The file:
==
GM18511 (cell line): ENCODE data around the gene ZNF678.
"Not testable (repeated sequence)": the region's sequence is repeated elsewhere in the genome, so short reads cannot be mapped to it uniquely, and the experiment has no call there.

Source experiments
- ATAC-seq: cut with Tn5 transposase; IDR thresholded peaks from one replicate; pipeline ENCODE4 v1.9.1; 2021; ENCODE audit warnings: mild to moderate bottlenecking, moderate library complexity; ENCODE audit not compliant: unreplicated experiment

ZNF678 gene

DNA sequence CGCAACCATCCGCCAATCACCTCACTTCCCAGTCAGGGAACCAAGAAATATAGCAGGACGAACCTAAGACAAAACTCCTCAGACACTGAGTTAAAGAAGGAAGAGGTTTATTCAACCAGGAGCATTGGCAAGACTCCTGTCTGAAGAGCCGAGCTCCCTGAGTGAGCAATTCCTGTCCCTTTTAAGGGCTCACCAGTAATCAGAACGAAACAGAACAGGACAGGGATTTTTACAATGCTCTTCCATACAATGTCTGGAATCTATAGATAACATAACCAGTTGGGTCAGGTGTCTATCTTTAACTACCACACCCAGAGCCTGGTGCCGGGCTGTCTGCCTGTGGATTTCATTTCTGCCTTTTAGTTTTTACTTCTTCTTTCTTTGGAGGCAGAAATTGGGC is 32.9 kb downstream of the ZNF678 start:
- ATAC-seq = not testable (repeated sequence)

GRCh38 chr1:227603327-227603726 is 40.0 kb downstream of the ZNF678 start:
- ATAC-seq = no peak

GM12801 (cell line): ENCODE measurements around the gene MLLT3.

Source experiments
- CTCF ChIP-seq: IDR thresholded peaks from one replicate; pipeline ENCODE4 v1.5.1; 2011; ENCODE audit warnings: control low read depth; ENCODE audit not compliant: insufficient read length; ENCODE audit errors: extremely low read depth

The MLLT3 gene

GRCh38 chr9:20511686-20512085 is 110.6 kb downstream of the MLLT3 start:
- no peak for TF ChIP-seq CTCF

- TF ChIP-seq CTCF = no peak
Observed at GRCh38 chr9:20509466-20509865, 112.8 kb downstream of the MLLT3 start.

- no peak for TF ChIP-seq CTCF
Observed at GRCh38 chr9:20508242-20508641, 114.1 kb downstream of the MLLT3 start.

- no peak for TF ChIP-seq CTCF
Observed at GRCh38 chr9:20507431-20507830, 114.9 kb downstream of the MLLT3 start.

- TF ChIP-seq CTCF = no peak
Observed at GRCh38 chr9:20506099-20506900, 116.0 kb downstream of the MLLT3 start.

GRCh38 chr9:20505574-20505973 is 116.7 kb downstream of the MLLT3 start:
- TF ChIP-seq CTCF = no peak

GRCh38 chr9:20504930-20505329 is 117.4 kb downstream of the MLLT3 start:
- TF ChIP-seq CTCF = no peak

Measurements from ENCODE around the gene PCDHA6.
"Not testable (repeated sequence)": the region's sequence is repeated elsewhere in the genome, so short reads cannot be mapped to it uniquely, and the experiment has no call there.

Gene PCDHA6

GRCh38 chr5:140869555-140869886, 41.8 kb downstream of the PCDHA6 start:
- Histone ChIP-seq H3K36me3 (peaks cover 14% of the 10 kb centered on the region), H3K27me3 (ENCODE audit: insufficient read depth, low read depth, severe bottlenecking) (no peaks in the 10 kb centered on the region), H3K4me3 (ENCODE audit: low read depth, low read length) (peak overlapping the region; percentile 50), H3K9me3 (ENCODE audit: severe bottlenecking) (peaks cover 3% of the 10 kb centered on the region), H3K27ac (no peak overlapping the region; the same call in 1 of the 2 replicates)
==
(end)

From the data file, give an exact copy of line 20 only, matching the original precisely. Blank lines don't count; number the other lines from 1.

- no peak for TF ChIP-seq CTCF